There is a certain parallelism between the Chinese genre Wuxia and the Western fantasy I believe. As I was once told, in the world of the Western fantasy, the good and evil is often well defined. It is the same for Wuxia though to add to the element of drama, there is often shades of good and evil. There are evil characters that may behave in an honorable way or good characters turn bad. The center philosophy of Wuxia is a blend of honor and martial arts. In the godless world of Wuxia, characters wield rare weapons, have gifted talents, able to perform martial arts, and some gain once-in-a-lifetime enlightenment to take them from heroes to legends. Center to the human character in the world of Wuxia is honor, love, hatred, deceit, revenge, betrayal, struggle, and sacrifice. It is hard to define any Wuxia piece of work as comedy or tragedy like a Western piece of work. Chinese authors seem to have no qualm in letting their most beloved characters assassinated, murdered, killed, mutilated, disfigured, or even raped at times by the very person these characters trust, by the most evil characters, or simply by the most insignificant characters. If there is any redemption to all these mishaps, the plot of a typical Wuxia story often resolves to the theme of: justice will prevail, honor will be restored. But at what cost? That is the beauty of this genre. The authors’ imagination is the limit.
Ni Kuang (倪匡) is a Chinese writer from Hong Kong who is famous for his science fictions. I cannot recall how many of his books I have read when I was a student. His venture into the Wuxia genre is new to me. In fact, this genre has been dominated by the legendary works of Jin Yong (金庸) that are usually lengthy and come in a volume of one, two, four, or five (another interesting observation is that some Western literature often comes in the form of trilogy instead). Ni Kuang has written a set of short Wuxia stories (each story roughly equals to 1/32 of a typical length of a story by Jin Yong) when he was young but the timing was not right for him to release his materials. It could be because short Wuxia stories were against the norm back then. Now that Ni Kuang is in his 70s and all of a sudden, he has decided to release all his Wuxia works in one go. Rejoice for fans like me of course. With such drastic reduction in length, Ni Kuang has stripped away the historical references to the main storyline like the typical Wuxia novelists do, the poems and the scenic descriptions that are so prominently demonstrated in Jin Yong’s work, as well as having a much limited character set. The result is a tight storyline, fast pace read with a high entertainment value.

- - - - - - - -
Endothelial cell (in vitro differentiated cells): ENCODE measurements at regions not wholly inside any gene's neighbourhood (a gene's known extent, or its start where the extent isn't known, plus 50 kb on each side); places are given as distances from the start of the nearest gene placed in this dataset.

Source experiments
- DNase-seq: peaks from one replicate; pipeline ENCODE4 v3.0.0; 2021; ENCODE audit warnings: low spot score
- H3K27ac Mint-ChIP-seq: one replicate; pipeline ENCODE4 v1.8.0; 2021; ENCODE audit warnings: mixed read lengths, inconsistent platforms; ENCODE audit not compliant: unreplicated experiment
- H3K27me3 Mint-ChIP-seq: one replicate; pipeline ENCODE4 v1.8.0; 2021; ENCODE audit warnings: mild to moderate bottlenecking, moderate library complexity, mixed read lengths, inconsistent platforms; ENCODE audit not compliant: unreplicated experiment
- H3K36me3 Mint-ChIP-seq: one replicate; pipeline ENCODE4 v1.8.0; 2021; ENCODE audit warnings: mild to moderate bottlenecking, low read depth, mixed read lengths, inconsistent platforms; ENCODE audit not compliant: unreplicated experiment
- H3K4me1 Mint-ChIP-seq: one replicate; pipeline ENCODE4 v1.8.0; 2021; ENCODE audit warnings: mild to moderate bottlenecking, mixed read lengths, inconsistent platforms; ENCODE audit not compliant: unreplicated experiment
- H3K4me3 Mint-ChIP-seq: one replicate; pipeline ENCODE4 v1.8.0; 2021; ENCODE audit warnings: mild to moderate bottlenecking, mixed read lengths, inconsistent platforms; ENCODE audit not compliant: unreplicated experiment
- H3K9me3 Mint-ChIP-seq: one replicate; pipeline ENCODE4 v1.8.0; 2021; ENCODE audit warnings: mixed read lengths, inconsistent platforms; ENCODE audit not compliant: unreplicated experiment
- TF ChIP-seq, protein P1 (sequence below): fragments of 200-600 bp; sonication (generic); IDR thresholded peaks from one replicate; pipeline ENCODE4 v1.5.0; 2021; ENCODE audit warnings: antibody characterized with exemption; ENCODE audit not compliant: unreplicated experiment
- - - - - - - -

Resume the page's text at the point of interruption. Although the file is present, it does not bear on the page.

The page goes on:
《金腰帶》 (loosely translates to “The Golden Belt”) as part of Ni Kuang’s medium length Wuxia story series contains two short stories, like the rest in the same series. The first story is about how a daughter of an evil lord gets involved with a young hero who is in love with a lady from a good lord. The second independent story is about how a daughter seeks revenge after her parents were murdered due to a treasure they stole and later on falls in love with the son of the very person she is seeking revenge upon. I have retold the story to Cynthia in English (with drawings, timeline, and flowcharts) and she was deeply moved. I guess, in a rather long fashion, I have illustrated the last attribute of the uniqueness of Chinese or especially Wuxia stories: the depth and complexity of the development of human character within.